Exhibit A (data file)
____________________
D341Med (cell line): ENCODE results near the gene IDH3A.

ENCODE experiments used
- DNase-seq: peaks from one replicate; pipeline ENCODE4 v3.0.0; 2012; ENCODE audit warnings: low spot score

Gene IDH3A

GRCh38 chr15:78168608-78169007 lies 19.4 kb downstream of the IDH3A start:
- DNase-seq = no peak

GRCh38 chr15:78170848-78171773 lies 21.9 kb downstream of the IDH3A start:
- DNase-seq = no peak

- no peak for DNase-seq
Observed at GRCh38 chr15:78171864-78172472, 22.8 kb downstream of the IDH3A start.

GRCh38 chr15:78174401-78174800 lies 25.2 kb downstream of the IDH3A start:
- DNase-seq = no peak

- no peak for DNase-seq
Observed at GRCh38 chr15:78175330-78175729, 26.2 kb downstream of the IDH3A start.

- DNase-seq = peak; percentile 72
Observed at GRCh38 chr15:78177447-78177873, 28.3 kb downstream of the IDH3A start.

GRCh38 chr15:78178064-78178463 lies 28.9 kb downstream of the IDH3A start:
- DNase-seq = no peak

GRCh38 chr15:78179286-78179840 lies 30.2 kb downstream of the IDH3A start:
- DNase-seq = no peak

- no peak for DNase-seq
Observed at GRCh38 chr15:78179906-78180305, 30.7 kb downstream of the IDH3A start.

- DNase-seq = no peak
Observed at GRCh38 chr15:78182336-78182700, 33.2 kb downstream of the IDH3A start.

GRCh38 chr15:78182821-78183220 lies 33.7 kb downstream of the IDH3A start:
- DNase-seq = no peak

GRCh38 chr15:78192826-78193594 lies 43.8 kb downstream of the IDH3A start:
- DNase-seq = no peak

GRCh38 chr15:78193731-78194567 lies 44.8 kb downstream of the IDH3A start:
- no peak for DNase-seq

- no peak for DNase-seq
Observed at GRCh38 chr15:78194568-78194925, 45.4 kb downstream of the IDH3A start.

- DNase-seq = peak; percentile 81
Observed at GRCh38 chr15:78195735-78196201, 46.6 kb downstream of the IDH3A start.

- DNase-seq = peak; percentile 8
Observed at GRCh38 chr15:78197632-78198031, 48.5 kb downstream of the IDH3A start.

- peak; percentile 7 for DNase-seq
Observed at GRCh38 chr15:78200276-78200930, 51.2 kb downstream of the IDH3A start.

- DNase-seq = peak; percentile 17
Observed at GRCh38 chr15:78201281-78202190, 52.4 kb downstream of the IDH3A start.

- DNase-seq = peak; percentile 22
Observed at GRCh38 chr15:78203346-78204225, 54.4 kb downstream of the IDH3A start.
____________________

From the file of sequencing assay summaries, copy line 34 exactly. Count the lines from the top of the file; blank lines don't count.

Observed at GRCh38 chr15:78195735-78196201, 46.6 kb downstream of the IDH3A start.